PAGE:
Fadia Mosri Makes Reggaeton Sound Classic

See Also:
*Fadia Mosri Offers Preview of Solo Album Tomorrow Night at NAMM
*'Viva Mujer Sessions' Set to Serenade Fullerton
*[Locals Only] Taller Sur

[Editor's Note: Spare Notes is a new Weekly music feature highlighting outtakes and personal stories from bands who just finished working their asses off to put out new music.]

Back in mid-July, Fadia Mosri released her long awaited self-titled debut album, but the singer-songwriter had been busy building momentum ever since the NAMM show in Anaheim at the beginning of this year. An ex-member of the OC-based group Taller Sur, Mosri's decision to go solo has seen her make the mainstream Spanish-language media rounds appearing on Univision and Telemundo in addition to numerous outlets supporting her effort.

Originally from Sonora, Mexico and being of Lebanese lineage, Mosri's music traverses boarders melding rock sensibilities with folkloric instruments and Latin American rhythms. Bossa Nova relaxation frames “Tocando Cielos” while Peruvian zampoña flutes make a brief, but impressionable appearance on “Intimo y Sin Medida.” The nine-track effort is impressive to say the least, but don't take my word for it! Lending the album to my mother converted her into an instant fan!

Now, more from Fadia Mosri herself after the music video jump…


On Fadia's Two Favorite Songs on the Album:

“Honestly, I have several songs that I like in the album. It might due to the fact that this album has a variety of songs and rhythms all with their own personality and character, but if I would have to choose my top two it would be “Diamante Azul” and “Esclavo y Amo.” The feeling of darkness, intrigue, passion that I was attempting to portray in “Diamante Azul” could not have been depicted better via the arrangements, lyrics, melody and the story. In “Esclavo y Amo,” in spite it being a cover, I feel proud about the arrangements orchestrated in this song. We aimed to combine flamenco guitars, the Latin American charango, a Hindu citara with a mix of reggaeton, yet not leave out the classical feel that was portrayed in the original version. The outcome of both of these songs could have not been better.”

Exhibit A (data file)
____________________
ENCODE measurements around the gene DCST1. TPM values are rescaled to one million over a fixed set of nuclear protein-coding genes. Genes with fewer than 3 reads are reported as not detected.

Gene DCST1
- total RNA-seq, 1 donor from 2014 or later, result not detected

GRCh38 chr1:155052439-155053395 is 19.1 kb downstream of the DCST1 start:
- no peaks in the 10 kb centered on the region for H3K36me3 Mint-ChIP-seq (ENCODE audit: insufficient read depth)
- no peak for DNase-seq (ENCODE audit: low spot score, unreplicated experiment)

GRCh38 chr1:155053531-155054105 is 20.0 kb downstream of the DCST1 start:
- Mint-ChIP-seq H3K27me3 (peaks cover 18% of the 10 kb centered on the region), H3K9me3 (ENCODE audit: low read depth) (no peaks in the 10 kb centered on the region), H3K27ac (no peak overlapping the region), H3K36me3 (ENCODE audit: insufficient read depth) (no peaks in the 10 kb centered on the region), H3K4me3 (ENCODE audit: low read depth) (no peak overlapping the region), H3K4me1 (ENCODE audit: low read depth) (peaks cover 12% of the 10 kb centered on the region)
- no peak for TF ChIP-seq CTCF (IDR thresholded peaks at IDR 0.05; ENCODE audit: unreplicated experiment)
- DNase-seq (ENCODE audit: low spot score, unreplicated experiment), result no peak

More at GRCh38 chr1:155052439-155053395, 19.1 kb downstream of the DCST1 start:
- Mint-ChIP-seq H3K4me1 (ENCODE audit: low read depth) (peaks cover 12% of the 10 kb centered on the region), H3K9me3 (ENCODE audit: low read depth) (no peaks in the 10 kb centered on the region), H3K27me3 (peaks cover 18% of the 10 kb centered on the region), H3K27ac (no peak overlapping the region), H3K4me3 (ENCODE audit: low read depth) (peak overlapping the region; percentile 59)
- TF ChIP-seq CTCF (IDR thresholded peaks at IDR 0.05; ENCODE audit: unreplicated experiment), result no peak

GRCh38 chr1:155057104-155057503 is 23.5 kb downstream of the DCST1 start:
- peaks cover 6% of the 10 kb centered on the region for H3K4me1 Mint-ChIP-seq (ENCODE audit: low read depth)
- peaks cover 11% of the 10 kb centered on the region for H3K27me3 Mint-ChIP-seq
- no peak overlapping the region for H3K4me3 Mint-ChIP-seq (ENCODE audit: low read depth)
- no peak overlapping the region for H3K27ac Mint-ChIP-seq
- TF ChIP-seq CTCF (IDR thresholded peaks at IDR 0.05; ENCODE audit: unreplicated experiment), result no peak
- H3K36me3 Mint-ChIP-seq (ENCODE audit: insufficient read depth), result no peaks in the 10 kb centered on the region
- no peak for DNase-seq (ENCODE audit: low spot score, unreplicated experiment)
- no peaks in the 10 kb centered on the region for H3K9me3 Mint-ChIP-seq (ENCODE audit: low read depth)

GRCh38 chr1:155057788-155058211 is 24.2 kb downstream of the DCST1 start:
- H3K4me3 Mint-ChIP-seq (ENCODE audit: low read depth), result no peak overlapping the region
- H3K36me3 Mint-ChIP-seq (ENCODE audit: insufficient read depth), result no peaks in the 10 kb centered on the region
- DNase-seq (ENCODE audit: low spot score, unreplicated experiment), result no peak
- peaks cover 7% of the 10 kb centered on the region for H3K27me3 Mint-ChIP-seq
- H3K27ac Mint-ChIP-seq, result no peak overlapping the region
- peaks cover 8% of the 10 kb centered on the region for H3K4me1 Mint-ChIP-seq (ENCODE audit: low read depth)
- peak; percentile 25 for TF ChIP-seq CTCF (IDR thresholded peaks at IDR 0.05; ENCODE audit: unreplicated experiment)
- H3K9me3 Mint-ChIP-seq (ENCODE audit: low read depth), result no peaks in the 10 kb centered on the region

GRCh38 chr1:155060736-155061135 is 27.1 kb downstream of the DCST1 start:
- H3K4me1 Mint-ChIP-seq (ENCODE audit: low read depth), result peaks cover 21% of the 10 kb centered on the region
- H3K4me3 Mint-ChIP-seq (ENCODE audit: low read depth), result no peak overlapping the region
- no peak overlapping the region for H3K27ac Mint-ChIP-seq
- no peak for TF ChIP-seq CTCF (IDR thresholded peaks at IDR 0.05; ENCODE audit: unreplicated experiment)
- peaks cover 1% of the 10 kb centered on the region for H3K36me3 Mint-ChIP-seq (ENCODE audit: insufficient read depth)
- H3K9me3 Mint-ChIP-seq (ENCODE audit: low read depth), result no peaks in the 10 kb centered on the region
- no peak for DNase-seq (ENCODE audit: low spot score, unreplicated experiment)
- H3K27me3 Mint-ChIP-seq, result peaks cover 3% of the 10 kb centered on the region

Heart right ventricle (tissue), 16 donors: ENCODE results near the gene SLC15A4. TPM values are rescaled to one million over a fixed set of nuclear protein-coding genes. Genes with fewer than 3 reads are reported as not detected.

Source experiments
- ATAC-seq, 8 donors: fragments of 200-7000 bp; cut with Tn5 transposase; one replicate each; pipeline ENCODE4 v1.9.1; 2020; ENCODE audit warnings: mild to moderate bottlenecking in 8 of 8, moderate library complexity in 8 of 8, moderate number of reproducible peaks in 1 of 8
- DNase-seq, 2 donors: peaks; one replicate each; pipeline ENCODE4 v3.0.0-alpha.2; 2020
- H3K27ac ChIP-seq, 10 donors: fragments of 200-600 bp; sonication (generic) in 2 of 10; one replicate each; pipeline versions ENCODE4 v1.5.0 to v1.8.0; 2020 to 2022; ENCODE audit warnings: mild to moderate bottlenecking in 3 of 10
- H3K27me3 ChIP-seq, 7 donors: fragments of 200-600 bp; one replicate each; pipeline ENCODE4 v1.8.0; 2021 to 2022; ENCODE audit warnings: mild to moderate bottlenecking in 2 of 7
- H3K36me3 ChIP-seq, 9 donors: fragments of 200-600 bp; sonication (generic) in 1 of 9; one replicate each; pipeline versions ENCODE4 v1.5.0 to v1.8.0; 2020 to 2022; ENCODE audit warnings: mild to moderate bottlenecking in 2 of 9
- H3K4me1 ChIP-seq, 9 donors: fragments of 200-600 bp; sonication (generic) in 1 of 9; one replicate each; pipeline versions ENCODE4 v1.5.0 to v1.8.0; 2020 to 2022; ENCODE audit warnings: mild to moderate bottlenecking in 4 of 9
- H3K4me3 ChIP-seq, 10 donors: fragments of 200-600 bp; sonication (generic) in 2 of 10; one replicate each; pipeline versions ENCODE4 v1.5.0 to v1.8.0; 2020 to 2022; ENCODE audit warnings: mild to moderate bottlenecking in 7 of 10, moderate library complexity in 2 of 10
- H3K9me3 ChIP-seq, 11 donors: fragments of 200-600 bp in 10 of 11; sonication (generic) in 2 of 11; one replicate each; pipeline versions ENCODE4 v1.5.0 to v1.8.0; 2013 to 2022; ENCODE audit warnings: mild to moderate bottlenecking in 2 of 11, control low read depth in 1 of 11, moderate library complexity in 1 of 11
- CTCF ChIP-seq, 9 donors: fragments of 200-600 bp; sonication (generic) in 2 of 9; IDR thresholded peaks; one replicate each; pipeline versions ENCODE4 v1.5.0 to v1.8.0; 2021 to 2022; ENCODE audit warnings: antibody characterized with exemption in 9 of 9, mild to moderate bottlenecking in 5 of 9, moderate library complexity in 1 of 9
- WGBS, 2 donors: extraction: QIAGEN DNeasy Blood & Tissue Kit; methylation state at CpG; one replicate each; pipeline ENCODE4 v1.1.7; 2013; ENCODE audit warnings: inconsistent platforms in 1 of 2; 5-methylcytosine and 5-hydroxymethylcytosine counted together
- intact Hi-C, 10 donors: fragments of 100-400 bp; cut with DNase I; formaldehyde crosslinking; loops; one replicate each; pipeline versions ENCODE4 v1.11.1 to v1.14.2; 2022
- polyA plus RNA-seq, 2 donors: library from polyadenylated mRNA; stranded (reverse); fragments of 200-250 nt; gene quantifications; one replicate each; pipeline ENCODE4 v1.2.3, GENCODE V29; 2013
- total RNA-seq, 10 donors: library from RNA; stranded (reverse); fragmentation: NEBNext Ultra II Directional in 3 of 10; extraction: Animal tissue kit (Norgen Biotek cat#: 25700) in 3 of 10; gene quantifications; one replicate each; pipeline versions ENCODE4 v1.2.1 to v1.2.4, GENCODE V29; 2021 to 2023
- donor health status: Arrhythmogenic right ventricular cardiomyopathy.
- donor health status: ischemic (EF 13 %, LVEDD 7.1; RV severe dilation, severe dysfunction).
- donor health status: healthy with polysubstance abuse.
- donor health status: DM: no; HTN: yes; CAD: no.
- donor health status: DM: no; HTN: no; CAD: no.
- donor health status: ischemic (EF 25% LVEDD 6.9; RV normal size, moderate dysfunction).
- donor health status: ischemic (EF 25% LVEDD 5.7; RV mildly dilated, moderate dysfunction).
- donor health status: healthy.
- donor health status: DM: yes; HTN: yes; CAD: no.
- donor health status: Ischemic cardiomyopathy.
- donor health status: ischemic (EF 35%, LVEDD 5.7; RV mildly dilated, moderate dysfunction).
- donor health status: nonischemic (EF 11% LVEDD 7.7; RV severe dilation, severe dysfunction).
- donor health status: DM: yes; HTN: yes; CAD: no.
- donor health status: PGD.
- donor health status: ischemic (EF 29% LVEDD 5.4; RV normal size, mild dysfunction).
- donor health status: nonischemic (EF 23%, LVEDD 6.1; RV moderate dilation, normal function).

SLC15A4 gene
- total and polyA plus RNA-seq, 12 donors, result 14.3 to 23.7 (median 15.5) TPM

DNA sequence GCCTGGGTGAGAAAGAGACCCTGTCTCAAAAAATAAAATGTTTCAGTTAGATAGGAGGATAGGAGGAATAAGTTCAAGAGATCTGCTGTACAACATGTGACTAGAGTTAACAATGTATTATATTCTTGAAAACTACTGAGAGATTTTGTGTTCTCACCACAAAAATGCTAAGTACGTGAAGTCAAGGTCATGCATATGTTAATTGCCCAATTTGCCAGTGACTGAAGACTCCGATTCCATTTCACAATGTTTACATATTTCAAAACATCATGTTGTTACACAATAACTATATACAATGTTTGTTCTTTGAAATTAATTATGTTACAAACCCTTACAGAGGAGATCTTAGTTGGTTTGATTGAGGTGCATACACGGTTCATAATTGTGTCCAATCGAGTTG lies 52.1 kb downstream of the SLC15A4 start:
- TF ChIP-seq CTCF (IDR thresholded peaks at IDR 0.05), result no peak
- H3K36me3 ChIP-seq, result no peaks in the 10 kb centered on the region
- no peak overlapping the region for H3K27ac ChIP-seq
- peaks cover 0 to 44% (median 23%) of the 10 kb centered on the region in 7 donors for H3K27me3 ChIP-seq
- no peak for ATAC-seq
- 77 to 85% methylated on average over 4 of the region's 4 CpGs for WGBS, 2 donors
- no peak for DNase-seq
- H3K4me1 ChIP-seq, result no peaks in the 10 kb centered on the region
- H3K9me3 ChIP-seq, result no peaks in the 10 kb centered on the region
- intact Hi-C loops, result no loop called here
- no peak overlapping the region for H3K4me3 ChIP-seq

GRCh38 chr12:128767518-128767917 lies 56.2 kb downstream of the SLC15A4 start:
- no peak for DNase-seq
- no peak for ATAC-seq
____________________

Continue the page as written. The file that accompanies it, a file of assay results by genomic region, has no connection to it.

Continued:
On Celebrating Mexican Independence Day With a Show:

“I feel very grateful to have the opportunity to be part of such an significant event and to share with my community the meaning of this celebration, the independence of Mexico. Plaza Mexico in Lynwood has become a landmark where our community feels united, and I could not think of a better place to celebrate such an important event and “dar el grito.” I also feel honored to share the stage with such talented and established artists such as “El Coyote” Larry Hernandez, and local artist Leonel Miguez. This will my first time that I have participated in such an important event. I am more ready than ever to perform and will give the best of me on stage!”

Fadia Mosri performs as part of Fiestas Patrias 2012 at Plaza Mexico, 3100 E. Imperial Highway, Lynwood. www.plazamexico.com; (310) 631-6789. Sat.,12-10 p.m. Free. All Ages.

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